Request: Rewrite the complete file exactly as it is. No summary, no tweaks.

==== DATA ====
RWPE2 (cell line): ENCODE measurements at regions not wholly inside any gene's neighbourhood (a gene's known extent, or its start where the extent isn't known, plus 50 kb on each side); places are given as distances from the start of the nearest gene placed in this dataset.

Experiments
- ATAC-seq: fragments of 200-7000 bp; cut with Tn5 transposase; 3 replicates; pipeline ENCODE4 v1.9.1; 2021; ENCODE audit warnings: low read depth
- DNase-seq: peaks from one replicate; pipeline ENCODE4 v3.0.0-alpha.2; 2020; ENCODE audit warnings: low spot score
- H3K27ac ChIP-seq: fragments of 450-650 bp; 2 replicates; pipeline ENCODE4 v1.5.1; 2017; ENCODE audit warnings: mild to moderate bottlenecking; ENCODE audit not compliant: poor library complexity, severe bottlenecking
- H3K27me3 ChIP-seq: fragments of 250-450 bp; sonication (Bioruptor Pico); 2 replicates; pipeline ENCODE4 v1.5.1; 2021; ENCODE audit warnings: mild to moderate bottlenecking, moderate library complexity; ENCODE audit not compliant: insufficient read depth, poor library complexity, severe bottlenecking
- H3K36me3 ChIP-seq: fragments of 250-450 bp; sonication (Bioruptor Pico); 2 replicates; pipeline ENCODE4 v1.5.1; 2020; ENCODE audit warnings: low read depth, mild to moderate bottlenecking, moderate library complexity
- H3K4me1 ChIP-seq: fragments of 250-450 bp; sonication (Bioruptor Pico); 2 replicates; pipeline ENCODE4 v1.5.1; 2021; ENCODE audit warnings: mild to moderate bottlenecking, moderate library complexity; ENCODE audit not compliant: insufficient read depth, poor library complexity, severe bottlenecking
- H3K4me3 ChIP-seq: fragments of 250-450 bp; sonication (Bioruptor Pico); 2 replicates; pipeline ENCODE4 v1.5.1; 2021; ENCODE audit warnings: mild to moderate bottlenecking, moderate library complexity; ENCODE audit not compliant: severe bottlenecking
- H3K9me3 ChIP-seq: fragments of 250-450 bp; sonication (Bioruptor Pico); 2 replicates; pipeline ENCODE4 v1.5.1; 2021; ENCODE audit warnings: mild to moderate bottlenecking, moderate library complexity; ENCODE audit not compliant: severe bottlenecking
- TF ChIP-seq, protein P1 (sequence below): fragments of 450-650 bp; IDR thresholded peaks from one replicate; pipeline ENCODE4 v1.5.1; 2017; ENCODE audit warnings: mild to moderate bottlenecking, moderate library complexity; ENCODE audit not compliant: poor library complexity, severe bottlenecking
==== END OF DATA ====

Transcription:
RWPE2 (cell line): ENCODE measurements at regions not wholly inside any gene's neighbourhood (a gene's known extent, or its start where the extent isn't known, plus 50 kb on each side); places are given as distances from the start of the nearest gene placed in this dataset.

Experiments
- ATAC-seq: fragments of 200-7000 bp; cut with Tn5 transposase; 3 replicates; pipeline ENCODE4 v1.9.1; 2021; ENCODE audit warnings: low read depth
- DNase-seq: peaks from one replicate; pipeline ENCODE4 v3.0.0-alpha.2; 2020; ENCODE audit warnings: low spot score
- H3K27ac ChIP-seq: fragments of 450-650 bp; 2 replicates; pipeline ENCODE4 v1.5.1; 2017; ENCODE audit warnings: mild to moderate bottlenecking; ENCODE audit not compliant: poor library complexity, severe bottlenecking
- H3K27me3 ChIP-seq: fragments of 250-450 bp; sonication (Bioruptor Pico); 2 replicates; pipeline ENCODE4 v1.5.1; 2021; ENCODE audit warnings: mild to moderate bottlenecking, moderate library complexity; ENCODE audit not compliant: insufficient read depth, poor library complexity, severe bottlenecking
- H3K36me3 ChIP-seq: fragments of 250-450 bp; sonication (Bioruptor Pico); 2 replicates; pipeline ENCODE4 v1.5.1; 2020; ENCODE audit warnings: low read depth, mild to moderate bottlenecking, moderate library complexity
- H3K4me1 ChIP-seq: fragments of 250-450 bp; sonication (Bioruptor Pico); 2 replicates; pipeline ENCODE4 v1.5.1; 2021; ENCODE audit warnings: mild to moderate bottlenecking, moderate library complexity; ENCODE audit not compliant: insufficient read depth, poor library complexity, severe bottlenecking
- H3K4me3 ChIP-seq: fragments of 250-450 bp; sonication (Bioruptor Pico); 2 replicates; pipeline ENCODE4 v1.5.1; 2021; ENCODE audit warnings: mild to moderate bottlenecking, moderate library complexity; ENCODE audit not compliant: severe bottlenecking
- H3K9me3 ChIP-seq: fragments of 250-450 bp; sonication (Bioruptor Pico); 2 replicates; pipeline ENCODE4 v1.5.1; 2021; ENCODE audit warnings: mild to moderate bottlenecking, moderate library complexity; ENCODE audit not compliant: severe bottlenecking
- TF ChIP-seq, protein P1 (sequence below): fragments of 450-650 bp; IDR thresholded peaks from one replicate; pipeline ENCODE4 v1.5.1; 2017; ENCODE audit warnings: mild to moderate bottlenecking, moderate library complexity; ENCODE audit not compliant: poor library complexity, severe bottlenecking